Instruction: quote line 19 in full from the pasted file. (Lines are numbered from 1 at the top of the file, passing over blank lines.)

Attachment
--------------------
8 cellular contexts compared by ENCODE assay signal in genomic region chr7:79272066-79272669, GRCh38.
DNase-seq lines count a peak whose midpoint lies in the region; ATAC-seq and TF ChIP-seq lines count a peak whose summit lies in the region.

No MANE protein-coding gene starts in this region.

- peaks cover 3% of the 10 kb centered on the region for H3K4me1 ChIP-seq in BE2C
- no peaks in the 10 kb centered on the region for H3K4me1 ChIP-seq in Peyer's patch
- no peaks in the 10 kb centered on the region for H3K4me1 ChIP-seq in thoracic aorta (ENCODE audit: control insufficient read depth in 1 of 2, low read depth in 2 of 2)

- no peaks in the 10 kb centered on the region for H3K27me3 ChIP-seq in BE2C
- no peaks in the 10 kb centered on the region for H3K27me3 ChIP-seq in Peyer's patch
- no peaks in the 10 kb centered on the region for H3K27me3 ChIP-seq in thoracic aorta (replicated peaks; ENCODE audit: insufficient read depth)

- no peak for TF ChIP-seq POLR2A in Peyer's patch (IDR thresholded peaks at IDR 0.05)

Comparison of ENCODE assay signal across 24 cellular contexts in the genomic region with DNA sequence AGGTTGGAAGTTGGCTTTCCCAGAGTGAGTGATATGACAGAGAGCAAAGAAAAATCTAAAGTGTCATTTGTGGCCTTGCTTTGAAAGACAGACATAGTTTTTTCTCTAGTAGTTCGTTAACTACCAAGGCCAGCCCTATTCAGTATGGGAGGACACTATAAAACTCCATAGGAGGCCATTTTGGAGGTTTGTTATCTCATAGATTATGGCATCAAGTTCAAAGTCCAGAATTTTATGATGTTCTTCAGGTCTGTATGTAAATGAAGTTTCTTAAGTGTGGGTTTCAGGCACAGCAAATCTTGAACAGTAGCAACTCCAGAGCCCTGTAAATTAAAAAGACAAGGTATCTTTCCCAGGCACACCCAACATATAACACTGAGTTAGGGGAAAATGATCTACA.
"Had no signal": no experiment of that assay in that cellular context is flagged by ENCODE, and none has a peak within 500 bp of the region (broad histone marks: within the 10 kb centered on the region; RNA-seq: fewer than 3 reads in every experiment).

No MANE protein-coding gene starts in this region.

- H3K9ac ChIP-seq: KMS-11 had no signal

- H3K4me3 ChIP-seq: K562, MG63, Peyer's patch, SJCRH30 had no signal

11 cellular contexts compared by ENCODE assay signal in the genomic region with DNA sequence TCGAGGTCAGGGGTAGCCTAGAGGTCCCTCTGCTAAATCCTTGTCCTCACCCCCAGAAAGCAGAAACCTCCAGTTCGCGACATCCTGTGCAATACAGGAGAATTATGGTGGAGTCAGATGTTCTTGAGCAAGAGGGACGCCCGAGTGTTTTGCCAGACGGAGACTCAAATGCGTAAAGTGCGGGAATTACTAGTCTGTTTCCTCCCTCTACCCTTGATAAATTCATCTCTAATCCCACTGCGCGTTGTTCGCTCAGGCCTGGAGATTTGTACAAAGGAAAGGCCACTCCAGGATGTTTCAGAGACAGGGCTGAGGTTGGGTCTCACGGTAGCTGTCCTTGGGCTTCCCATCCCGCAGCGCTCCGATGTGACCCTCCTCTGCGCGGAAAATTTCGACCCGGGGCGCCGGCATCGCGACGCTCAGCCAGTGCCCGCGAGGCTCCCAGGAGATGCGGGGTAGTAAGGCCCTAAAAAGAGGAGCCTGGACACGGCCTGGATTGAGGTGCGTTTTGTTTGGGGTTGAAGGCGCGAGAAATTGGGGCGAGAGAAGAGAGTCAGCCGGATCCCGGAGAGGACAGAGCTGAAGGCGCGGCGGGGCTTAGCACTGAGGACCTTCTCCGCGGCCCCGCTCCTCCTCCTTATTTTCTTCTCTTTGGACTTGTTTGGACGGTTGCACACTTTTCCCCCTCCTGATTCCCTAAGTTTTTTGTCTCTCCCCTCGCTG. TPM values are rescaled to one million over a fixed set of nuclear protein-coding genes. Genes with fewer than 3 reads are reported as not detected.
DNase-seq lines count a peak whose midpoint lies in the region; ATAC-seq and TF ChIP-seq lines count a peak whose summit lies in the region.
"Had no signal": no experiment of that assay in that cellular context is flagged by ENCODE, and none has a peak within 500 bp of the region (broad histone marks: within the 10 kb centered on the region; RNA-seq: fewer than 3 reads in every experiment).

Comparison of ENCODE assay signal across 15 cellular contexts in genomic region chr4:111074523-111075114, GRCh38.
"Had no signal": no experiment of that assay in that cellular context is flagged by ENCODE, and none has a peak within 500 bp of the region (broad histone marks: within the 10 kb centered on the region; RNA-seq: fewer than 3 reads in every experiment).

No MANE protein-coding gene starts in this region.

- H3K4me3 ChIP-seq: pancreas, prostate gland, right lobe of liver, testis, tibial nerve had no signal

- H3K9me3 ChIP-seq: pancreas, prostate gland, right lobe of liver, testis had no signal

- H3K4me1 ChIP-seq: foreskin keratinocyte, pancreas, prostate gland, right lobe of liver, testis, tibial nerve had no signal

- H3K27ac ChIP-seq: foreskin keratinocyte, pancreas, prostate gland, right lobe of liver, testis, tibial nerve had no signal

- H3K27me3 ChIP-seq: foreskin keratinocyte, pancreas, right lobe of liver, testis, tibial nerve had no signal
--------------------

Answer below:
Comparison of ENCODE assay signal across 15 cellular contexts in genomic region chr4:111074523-111075114, GRCh38.